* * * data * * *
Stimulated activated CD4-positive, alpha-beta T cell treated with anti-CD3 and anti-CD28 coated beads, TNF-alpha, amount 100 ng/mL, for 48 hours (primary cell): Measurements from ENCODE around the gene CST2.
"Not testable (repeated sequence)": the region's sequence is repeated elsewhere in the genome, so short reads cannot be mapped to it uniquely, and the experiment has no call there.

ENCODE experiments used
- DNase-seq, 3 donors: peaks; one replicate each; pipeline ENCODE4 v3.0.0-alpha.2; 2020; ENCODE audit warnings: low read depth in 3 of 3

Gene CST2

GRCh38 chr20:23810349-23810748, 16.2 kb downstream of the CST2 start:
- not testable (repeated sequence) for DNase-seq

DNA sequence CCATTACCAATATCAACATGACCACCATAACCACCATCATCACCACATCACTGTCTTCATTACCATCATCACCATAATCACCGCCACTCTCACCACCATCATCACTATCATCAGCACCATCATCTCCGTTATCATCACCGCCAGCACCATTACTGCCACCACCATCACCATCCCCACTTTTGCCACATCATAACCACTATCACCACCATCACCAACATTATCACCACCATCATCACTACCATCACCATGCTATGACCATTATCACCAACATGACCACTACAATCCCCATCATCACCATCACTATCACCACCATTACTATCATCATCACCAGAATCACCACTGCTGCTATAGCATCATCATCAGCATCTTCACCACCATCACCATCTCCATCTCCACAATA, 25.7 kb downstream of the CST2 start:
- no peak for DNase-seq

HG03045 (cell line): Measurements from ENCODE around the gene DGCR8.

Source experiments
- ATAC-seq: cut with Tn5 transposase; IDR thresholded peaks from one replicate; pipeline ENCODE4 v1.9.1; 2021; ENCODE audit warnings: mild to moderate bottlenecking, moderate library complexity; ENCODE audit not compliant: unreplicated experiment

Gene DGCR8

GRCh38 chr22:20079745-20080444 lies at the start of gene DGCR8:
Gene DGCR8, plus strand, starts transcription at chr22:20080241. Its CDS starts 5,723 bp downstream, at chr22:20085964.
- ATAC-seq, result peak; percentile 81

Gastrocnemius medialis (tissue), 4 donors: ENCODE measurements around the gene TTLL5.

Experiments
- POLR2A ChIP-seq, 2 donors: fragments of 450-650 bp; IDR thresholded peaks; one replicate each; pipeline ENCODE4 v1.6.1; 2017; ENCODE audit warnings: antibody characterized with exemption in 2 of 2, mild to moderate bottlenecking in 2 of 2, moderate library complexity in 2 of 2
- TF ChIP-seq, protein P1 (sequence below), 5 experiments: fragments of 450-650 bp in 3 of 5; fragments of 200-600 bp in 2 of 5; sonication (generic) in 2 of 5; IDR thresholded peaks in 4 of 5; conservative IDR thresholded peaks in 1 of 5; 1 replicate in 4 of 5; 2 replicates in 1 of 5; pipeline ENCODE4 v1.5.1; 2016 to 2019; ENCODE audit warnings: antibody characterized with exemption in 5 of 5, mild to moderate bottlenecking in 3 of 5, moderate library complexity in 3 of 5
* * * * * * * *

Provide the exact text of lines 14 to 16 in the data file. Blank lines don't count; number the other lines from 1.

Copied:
GRCh38 chr22:20079745-20080444 lies at the start of gene DGCR8:
Gene DGCR8, plus strand, starts transcription at chr22:20080241. Its CDS starts 5,723 bp downstream, at chr22:20085964.
- ATAC-seq, result peak; percentile 81